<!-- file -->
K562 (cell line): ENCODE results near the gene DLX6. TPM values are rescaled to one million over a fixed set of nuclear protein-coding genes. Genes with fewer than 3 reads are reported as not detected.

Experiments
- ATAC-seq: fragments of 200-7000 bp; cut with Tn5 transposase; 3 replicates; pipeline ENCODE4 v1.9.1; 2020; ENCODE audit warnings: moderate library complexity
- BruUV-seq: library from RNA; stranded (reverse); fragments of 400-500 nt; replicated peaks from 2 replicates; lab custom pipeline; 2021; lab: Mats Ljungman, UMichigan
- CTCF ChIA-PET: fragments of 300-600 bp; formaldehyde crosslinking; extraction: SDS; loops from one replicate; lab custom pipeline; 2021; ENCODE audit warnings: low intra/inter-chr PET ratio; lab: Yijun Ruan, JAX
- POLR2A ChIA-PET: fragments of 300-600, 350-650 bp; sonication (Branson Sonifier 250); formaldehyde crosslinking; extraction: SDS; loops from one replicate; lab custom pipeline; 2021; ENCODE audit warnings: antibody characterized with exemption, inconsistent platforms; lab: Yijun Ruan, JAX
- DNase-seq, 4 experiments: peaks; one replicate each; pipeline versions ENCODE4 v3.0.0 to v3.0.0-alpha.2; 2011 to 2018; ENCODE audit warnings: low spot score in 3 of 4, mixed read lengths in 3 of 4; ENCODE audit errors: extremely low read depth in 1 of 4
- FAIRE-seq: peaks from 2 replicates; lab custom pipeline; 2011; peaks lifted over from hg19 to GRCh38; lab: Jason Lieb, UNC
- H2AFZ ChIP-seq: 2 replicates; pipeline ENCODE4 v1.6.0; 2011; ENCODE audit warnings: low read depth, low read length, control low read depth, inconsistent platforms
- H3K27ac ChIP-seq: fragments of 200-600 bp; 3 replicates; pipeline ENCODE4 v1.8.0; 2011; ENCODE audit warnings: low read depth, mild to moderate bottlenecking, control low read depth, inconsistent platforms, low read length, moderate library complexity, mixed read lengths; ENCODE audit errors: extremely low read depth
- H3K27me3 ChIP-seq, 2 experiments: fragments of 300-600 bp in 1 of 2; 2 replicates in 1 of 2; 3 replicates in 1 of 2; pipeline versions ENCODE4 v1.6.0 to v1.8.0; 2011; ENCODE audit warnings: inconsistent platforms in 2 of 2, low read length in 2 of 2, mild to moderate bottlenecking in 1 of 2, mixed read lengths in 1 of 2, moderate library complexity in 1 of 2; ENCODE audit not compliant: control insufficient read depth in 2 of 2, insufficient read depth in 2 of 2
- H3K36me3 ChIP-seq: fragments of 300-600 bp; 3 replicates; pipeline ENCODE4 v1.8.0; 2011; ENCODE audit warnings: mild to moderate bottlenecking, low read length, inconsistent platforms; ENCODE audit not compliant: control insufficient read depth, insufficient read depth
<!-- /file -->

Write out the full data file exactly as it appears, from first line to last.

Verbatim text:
K562 (cell line): ENCODE results near the gene DLX6. TPM values are rescaled to one million over a fixed set of nuclear protein-coding genes. Genes with fewer than 3 reads are reported as not detected.

Experiments
- ATAC-seq: fragments of 200-7000 bp; cut with Tn5 transposase; 3 replicates; pipeline ENCODE4 v1.9.1; 2020; ENCODE audit warnings: moderate library complexity
- BruUV-seq: library from RNA; stranded (reverse); fragments of 400-500 nt; replicated peaks from 2 replicates; lab custom pipeline; 2021; lab: Mats Ljungman, UMichigan
- CTCF ChIA-PET: fragments of 300-600 bp; formaldehyde crosslinking; extraction: SDS; loops from one replicate; lab custom pipeline; 2021; ENCODE audit warnings: low intra/inter-chr PET ratio; lab: Yijun Ruan, JAX
- POLR2A ChIA-PET: fragments of 300-600, 350-650 bp; sonication (Branson Sonifier 250); formaldehyde crosslinking; extraction: SDS; loops from one replicate; lab custom pipeline; 2021; ENCODE audit warnings: antibody characterized with exemption, inconsistent platforms; lab: Yijun Ruan, JAX
- DNase-seq, 4 experiments: peaks; one replicate each; pipeline versions ENCODE4 v3.0.0 to v3.0.0-alpha.2; 2011 to 2018; ENCODE audit warnings: low spot score in 3 of 4, mixed read lengths in 3 of 4; ENCODE audit errors: extremely low read depth in 1 of 4
- FAIRE-seq: peaks from 2 replicates; lab custom pipeline; 2011; peaks lifted over from hg19 to GRCh38; lab: Jason Lieb, UNC
- H2AFZ ChIP-seq: 2 replicates; pipeline ENCODE4 v1.6.0; 2011; ENCODE audit warnings: low read depth, low read length, control low read depth, inconsistent platforms
- H3K27ac ChIP-seq: fragments of 200-600 bp; 3 replicates; pipeline ENCODE4 v1.8.0; 2011; ENCODE audit warnings: low read depth, mild to moderate bottlenecking, control low read depth, inconsistent platforms, low read length, moderate library complexity, mixed read lengths; ENCODE audit errors: extremely low read depth
- H3K27me3 ChIP-seq, 2 experiments: fragments of 300-600 bp in 1 of 2; 2 replicates in 1 of 2; 3 replicates in 1 of 2; pipeline versions ENCODE4 v1.6.0 to v1.8.0; 2011; ENCODE audit warnings: inconsistent platforms in 2 of 2, low read length in 2 of 2, mild to moderate bottlenecking in 1 of 2, mixed read lengths in 1 of 2, moderate library complexity in 1 of 2; ENCODE audit not compliant: control insufficient read depth in 2 of 2, insufficient read depth in 2 of 2
- H3K36me3 ChIP-seq: fragments of 300-600 bp; 3 replicates; pipeline ENCODE4 v1.8.0; 2011; ENCODE audit warnings: mild to moderate bottlenecking, low read length, inconsistent platforms; ENCODE audit not compliant: control insufficient read depth, insufficient read depth